speeches, speaking aloud false news, or
dispensing scandalous libels against
the corporation or the Government of
the United States, or shall meet togeth
er for the purpose of inciting rebel
lious conspiracies or riots, shall pay a
fine of not less than twenty-five dol
This is the measure meted to traitors
by a Southern municipality, under the
councils of a Southern statesman, An
To TILE PUBLlC.—Thomas Tweed has
for sale the following plants, which are
ready for planting : Tomatoes, Early
Cabbage, Beat, Peppers, and Dahlias
ofevery shade and color. Also, young
onions for the table. Orders left at
the residence of Sheriff Watson, will
receive prompt attention. Bt.
THE RAIN on Tuesday had the effect
of entirely extinguishing the fire on
the mountains. A large quantity of
excellent timber was destroyed by the
fire in its progress.
A Luz TnouonT.—l heard a man
who had failed in business, and whose
furniture was sold at auction, say that
when the cradle and the crib and the
piano went, team would come, and he
had to leave the house to be a man.—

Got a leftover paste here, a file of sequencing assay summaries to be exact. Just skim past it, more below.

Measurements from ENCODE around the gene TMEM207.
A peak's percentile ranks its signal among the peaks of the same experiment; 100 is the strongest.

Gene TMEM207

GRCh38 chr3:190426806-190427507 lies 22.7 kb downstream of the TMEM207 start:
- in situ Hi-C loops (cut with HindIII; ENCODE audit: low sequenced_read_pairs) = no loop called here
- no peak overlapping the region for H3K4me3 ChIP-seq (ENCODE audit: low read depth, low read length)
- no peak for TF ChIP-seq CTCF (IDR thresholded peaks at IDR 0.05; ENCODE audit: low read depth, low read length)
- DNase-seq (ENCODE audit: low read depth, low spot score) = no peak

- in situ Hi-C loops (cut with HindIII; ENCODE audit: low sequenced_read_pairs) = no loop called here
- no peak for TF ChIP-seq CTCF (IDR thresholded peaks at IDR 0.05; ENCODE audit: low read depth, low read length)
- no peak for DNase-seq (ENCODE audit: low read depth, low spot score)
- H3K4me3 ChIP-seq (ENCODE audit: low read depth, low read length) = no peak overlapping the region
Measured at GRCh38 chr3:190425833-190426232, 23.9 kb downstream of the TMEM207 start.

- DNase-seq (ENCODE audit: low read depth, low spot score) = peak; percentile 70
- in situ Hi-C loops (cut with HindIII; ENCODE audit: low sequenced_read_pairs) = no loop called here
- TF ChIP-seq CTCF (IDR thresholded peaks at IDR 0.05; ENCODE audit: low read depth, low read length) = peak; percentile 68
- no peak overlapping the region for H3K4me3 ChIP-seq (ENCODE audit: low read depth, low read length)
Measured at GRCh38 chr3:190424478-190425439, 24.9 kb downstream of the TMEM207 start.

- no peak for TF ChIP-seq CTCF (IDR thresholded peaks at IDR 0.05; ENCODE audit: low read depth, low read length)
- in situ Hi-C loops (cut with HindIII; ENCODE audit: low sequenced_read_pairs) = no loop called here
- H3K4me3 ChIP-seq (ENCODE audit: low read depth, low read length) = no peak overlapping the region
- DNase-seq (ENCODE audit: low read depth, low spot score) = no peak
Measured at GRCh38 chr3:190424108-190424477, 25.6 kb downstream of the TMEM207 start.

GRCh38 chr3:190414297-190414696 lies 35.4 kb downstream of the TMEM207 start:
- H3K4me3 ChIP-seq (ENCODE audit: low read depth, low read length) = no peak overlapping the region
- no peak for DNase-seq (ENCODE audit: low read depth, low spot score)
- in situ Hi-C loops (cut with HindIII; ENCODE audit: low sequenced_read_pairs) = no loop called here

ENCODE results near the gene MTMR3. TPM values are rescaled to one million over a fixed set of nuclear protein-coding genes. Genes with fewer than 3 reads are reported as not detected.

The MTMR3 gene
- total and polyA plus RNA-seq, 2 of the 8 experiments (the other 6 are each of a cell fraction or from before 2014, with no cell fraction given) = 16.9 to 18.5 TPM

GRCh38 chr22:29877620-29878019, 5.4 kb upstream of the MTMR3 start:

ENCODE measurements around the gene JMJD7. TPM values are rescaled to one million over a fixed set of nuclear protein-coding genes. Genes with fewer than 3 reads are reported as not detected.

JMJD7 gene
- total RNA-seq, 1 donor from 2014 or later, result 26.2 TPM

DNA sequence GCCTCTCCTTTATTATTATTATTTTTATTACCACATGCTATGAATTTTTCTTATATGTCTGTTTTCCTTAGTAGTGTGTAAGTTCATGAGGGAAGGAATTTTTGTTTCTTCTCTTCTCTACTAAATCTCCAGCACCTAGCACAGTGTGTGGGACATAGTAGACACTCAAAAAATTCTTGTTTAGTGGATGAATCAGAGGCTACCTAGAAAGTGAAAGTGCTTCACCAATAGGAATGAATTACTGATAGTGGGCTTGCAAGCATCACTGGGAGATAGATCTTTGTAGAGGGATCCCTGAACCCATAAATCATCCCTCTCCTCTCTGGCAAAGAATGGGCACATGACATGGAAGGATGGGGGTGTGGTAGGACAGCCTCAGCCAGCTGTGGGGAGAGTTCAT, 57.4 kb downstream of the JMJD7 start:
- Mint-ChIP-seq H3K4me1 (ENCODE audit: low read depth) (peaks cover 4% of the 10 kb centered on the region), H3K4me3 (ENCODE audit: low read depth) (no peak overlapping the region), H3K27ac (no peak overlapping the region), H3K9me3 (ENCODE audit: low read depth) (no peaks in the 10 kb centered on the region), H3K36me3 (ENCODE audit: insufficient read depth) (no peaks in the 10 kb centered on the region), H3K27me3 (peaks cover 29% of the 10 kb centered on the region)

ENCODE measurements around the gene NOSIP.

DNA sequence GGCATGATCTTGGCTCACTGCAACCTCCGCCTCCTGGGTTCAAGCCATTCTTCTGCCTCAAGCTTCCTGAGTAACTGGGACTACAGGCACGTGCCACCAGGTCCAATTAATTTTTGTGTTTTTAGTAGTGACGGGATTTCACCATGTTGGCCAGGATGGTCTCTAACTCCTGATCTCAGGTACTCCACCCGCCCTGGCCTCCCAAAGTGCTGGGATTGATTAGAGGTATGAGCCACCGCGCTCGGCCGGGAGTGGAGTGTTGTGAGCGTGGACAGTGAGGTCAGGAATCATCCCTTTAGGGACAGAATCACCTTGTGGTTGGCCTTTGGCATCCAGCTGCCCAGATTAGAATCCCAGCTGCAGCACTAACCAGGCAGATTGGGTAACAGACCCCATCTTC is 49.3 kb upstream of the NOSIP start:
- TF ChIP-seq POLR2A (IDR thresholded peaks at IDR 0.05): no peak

Now there are thousands of men who
have lost their pianos, but who have
found better music in the sound of their
children's voices and footsteps going
cheerfully down with them to poverty,
than any harmony of chorded instru
ments. Oh 1 how blessed is bankrupt
cy when it saves a man's children I I
see many mon who are bringing up
their children as I should bring up mine,
if, when they were ten years old, I
should lay them on a dissecting table
and cut the sinews of their arms and
legs, so that they could neither walk
nor use their hands, but only sit still
and be fed. Thus rich men put the
knife of indolence and luxury to their
children's energies, and they grow up
fatted, lazy calves, fitted for nothing
at twenty-five, but to drink deep and
squander wide; and the father must
be a slave all his life, in order to make
beasts of his children. how blessed
then, is the stroke of disaster which
sets the children free, and gives them
over to the hard but kind bosom of
Poverty, who says to them—" Work !"
and working makes them men !
VARIETY ENVELORES.—COICIIIaII &
Co's Union Variety Packages are
for sale at Lewis' Book Store. They
make a very handsome present for all
ages. The jewelry is of a better anal
ity than can be secured in any other